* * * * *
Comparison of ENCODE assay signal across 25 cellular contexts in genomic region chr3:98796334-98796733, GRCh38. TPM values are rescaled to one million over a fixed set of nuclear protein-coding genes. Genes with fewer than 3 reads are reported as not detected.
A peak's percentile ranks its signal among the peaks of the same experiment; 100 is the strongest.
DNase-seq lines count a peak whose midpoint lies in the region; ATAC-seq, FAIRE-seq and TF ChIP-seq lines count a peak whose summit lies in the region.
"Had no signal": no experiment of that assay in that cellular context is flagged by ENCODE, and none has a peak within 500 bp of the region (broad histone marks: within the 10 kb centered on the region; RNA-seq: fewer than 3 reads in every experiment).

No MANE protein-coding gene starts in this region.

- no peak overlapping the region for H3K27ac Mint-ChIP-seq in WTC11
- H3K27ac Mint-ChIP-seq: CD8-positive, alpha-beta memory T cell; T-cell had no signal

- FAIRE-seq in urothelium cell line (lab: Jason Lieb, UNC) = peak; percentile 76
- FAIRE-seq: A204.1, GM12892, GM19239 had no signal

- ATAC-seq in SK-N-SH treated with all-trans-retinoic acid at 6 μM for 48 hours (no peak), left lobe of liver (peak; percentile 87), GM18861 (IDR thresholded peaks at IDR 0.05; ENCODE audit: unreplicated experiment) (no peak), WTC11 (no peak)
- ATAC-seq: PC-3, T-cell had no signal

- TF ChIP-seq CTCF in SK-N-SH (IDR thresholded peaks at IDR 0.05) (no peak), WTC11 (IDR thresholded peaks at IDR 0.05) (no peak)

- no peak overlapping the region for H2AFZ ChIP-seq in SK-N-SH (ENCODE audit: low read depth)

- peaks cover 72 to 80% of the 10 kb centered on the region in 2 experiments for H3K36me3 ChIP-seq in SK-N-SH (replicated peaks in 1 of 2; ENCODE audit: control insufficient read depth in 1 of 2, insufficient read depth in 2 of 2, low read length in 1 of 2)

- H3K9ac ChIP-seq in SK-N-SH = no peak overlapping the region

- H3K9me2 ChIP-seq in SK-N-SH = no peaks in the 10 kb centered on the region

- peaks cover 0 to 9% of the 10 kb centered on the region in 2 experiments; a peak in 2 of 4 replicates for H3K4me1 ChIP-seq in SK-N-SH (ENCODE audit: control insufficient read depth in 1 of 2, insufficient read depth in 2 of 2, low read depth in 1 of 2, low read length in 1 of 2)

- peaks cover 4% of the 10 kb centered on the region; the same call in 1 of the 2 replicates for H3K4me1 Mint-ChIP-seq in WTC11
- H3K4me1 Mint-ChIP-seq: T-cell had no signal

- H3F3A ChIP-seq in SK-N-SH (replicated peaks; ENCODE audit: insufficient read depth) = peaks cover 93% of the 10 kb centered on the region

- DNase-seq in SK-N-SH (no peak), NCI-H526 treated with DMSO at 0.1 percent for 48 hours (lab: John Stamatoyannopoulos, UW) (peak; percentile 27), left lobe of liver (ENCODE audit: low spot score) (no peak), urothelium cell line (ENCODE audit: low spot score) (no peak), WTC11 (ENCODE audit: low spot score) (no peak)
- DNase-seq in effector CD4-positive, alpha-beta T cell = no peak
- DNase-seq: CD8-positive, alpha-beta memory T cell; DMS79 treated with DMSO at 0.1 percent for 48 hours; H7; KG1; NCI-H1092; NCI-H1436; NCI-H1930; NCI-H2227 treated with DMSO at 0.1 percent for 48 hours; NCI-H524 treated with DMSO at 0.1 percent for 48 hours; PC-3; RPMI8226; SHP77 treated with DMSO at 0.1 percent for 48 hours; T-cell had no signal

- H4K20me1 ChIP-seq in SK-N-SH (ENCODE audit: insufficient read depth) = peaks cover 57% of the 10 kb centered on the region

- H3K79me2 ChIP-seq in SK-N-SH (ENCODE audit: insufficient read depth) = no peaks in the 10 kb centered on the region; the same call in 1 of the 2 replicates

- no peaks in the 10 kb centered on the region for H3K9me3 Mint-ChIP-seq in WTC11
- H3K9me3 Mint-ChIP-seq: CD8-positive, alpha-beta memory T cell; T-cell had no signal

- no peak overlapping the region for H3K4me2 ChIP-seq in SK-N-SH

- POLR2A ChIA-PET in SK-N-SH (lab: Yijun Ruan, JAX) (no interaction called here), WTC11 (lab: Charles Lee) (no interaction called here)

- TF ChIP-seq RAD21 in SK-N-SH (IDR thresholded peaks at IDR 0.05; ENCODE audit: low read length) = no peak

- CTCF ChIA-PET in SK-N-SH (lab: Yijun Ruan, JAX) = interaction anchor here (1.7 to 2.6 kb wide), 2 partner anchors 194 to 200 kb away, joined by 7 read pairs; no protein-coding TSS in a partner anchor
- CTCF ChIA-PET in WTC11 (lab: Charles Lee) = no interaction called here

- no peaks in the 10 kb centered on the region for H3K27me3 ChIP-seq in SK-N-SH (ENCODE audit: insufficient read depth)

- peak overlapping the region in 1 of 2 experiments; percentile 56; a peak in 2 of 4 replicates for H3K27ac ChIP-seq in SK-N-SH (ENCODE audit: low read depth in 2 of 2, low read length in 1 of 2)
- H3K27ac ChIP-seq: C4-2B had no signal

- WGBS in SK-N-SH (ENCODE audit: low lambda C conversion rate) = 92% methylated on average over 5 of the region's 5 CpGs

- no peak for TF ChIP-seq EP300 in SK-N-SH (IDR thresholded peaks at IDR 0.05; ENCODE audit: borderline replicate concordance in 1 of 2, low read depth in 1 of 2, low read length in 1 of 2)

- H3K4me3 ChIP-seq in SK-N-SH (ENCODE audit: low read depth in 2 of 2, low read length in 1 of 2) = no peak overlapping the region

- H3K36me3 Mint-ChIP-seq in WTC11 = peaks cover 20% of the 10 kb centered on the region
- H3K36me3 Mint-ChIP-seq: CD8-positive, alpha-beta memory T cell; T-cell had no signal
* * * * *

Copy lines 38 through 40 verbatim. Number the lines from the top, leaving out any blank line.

- H3K4me3 ChIP-seq in SK-N-SH (ENCODE audit: low read depth in 2 of 2, low read length in 1 of 2) = no peak overlapping the region

- H3K36me3 Mint-ChIP-seq in WTC11 = peaks cover 20% of the 10 kb centered on the region
- H3K36me3 Mint-ChIP-seq: CD8-positive, alpha-beta memory T cell; T-cell had no signal